A nurse traffics the ID cards of demented patients on the black market of identity theft. Driven by easy cash, and an addiction to morphine, she struggles to keep tabs on her emotional void, and a growing fear of punishment.
A lonely construction worker from China goes missing at a Singapore land reclamation site, and a sleepless police investigator must put himself in the mind of the migrant to uncover the truth beneath all that sand.
Marius is a divorced man in his late thirties. His five year-old daughter Sofia lives with her mother, which causes Marius a deep frustration. On the day Marius arrives to take his daughter... See full summary »
Emanuel spends his days at a sanatorium. Falling in love with another patient, he narrates his and his fellow patients' attempts to live life to the fullest as their bodies slowly fade away, but their minds refuse to give up.
Thirteen year-old Marta has recently moved back to southern Italy with her mother and older sister and struggles to find her place, restlessly testing the boundaries of an unfamiliar city and the catechism of the Catholic church.
In a remote Bulgarian town, Gana looks after the elderly with dementia, while trafficking their ID cards on the black market of identity theft. At home, she provides for her jobless mother, with whom she hardly speaks. Her relationship with her car-mechanic boyfriend is no shelter for love either - with sexual attraction vanished, intimacy is reduced to an addiction to morphine, and sharing silence. Nothing seems to have consequences on Gana's conscience, even the incidental murder of a patient, who threatens to expose her fraudulent dealings. Things start to shake up, when Gana hears the music of Yoan, a new patient, whose ID card she has trafficked. A growing empathy for the old man unlocks the nurse's drugged-up conscience, and she is ready for change. But when Yoan is arrested for fraud, Gana learns that doing 'the right thing' comes at a high price.Written by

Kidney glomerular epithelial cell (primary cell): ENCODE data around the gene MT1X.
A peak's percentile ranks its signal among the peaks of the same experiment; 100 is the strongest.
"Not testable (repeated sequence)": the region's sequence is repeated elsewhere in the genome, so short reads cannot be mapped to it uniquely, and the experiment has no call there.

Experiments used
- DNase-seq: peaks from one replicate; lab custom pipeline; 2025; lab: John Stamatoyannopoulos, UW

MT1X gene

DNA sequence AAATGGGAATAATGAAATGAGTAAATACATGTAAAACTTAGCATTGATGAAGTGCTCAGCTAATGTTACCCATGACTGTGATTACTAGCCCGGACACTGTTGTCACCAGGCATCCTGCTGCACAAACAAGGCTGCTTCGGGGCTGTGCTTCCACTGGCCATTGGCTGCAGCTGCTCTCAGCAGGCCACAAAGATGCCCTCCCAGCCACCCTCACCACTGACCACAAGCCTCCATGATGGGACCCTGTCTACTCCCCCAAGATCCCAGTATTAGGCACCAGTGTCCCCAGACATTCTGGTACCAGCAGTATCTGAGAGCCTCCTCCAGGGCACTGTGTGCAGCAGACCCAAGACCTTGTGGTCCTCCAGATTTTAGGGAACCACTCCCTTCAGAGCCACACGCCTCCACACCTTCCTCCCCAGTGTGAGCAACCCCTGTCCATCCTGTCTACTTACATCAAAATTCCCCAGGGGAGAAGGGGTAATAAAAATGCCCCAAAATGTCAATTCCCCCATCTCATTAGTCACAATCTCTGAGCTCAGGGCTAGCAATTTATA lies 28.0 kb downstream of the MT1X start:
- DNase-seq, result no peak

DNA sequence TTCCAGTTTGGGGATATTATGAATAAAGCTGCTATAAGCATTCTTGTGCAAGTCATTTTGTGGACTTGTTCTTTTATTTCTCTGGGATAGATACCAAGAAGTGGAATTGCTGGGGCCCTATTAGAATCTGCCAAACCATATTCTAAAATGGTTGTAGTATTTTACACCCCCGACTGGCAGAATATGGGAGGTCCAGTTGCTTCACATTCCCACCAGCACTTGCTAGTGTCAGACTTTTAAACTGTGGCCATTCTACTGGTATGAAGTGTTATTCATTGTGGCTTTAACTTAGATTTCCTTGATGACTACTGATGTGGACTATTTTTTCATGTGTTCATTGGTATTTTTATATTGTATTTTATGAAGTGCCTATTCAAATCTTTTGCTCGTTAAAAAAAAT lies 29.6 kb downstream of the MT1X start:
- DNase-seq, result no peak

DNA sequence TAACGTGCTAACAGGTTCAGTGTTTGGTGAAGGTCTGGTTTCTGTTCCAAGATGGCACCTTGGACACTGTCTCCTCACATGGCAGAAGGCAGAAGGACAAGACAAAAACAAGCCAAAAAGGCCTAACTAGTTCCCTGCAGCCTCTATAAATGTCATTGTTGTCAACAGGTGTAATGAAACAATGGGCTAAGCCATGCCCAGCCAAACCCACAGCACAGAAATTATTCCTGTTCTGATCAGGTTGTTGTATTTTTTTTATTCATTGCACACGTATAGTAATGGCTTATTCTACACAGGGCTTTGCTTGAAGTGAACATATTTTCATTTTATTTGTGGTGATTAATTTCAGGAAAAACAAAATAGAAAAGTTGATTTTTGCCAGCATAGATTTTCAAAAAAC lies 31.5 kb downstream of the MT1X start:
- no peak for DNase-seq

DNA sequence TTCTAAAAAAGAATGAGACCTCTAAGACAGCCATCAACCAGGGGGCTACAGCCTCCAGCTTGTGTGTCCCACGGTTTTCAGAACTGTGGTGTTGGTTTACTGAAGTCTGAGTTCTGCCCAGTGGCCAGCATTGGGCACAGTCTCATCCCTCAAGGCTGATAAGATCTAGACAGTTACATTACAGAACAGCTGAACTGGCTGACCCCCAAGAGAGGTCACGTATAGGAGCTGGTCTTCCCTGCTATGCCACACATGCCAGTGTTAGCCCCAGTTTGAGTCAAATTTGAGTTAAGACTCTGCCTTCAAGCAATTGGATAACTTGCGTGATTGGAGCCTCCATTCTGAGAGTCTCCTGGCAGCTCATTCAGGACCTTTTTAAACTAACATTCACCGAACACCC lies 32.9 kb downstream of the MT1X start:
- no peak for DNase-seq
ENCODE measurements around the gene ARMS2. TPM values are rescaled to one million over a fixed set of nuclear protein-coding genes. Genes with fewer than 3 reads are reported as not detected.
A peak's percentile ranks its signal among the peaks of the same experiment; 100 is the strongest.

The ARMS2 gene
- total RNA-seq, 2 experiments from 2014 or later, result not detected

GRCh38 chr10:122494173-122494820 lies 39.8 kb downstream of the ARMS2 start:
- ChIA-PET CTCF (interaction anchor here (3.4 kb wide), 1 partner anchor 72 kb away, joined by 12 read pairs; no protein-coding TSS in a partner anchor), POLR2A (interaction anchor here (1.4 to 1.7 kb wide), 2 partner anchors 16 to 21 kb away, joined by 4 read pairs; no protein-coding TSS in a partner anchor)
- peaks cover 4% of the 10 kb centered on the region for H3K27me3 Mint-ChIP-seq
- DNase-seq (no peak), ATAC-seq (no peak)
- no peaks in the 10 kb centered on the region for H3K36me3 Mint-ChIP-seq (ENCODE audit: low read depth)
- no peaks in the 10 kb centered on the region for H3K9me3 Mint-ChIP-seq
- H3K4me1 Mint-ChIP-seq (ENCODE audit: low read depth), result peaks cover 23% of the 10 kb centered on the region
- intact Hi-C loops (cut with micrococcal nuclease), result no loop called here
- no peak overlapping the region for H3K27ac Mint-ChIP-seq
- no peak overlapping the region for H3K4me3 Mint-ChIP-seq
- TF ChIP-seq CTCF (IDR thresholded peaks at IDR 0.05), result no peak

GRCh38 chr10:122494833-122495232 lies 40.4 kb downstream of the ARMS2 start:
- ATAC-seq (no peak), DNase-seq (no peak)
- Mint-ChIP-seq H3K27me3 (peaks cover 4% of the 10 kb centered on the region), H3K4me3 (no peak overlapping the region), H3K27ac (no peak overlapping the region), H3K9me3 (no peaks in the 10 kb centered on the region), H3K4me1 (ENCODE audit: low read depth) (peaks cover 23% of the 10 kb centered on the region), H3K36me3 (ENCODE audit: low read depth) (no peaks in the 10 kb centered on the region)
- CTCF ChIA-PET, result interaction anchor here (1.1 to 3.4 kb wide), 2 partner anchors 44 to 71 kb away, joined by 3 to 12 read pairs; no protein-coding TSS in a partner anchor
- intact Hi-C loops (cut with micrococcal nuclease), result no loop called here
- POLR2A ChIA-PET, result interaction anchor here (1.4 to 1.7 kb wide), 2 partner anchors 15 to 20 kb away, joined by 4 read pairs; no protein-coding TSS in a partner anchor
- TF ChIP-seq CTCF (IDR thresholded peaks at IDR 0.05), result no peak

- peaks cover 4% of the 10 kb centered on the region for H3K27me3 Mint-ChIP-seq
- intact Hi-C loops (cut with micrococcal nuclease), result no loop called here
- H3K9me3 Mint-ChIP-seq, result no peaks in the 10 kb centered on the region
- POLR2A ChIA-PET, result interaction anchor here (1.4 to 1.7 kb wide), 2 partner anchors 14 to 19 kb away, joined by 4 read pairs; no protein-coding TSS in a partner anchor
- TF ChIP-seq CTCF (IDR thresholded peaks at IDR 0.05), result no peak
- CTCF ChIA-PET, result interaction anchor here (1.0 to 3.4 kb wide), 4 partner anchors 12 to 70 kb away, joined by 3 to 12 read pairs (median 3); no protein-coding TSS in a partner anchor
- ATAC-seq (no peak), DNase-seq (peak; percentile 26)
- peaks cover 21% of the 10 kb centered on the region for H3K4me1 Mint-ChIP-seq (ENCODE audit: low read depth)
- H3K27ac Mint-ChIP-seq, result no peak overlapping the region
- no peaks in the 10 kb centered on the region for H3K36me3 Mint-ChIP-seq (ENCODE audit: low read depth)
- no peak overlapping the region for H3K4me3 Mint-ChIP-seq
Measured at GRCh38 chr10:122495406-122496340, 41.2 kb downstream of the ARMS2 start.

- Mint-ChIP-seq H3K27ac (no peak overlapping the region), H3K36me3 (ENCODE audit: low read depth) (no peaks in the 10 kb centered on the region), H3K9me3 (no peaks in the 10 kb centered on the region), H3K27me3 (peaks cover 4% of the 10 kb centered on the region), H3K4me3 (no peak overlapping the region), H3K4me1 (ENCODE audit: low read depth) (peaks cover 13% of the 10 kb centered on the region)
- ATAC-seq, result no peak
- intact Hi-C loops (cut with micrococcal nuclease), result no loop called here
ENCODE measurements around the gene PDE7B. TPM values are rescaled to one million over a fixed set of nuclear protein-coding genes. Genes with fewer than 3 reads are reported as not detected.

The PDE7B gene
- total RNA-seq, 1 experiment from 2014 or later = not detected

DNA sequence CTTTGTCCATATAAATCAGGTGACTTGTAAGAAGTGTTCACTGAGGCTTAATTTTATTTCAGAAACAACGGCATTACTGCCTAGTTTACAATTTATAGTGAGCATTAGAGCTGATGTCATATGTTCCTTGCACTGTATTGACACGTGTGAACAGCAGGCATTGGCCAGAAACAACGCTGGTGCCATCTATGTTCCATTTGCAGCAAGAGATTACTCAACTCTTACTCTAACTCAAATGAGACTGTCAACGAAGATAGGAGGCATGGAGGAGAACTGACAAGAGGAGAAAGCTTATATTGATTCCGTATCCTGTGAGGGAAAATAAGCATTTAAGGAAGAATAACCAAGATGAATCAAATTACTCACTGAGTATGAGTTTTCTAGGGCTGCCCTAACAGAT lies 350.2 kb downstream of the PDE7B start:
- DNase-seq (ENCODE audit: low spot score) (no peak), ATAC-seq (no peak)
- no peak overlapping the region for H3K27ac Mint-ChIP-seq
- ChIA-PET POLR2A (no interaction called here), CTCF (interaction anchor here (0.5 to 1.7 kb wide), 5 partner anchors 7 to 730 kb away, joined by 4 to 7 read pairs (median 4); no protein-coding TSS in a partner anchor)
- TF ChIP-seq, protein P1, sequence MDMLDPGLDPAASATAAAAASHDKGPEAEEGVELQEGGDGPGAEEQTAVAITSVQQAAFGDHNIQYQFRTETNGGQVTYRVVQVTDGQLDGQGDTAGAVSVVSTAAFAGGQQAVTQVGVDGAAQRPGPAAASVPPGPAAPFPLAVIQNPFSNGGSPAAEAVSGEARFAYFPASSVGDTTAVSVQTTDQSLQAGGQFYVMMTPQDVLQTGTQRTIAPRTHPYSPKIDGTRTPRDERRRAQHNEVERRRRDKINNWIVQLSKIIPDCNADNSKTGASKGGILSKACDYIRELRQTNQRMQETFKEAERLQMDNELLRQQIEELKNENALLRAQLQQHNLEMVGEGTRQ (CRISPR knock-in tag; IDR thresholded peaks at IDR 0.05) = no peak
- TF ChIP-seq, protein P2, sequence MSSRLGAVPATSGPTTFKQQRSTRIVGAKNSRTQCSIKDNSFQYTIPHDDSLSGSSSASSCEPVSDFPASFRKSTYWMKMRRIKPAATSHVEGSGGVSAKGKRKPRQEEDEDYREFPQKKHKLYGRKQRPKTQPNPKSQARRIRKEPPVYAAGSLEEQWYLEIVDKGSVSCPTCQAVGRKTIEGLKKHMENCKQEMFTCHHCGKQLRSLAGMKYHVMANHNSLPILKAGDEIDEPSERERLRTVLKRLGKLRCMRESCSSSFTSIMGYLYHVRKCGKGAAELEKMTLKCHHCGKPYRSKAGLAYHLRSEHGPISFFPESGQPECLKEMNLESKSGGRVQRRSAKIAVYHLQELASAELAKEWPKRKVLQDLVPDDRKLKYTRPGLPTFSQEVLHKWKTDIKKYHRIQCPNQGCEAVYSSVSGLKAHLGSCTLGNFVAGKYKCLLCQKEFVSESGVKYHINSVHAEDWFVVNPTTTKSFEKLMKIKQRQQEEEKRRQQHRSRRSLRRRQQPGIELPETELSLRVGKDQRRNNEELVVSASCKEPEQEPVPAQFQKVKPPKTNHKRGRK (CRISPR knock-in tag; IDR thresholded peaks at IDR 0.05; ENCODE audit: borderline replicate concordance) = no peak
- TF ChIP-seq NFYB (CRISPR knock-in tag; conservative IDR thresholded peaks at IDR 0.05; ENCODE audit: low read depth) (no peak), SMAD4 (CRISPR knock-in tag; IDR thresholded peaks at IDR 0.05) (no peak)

A dull, slow telling of a depressing, ugly story. The fact that it rings true to life does not make it any more palatable.
Like much of contemporary Bulgarian cinema the film dwells on issues dealing with the corrupt and cynical legacy of a post-communist state in which police, criminals and judiciary co-exist hand-in-glove to the detriment of ordinary people and society as a whole. There are however no redeeming features, no fulfilling outcome, just an ever darkening absence of innocence.
I am at a loss to understand the enthusiastic reception the film has enjoyed; was it the ever lingering long closeups of the main character, the expressionless acting, the uninspired cinematography or the slow linear storytelling that merited awards?
If you want a punchy, impactful and memorable film that deals with the same reality, I suggest you watch Glory (Slava) instead; it's dark but funny and refreshing in equal measures.
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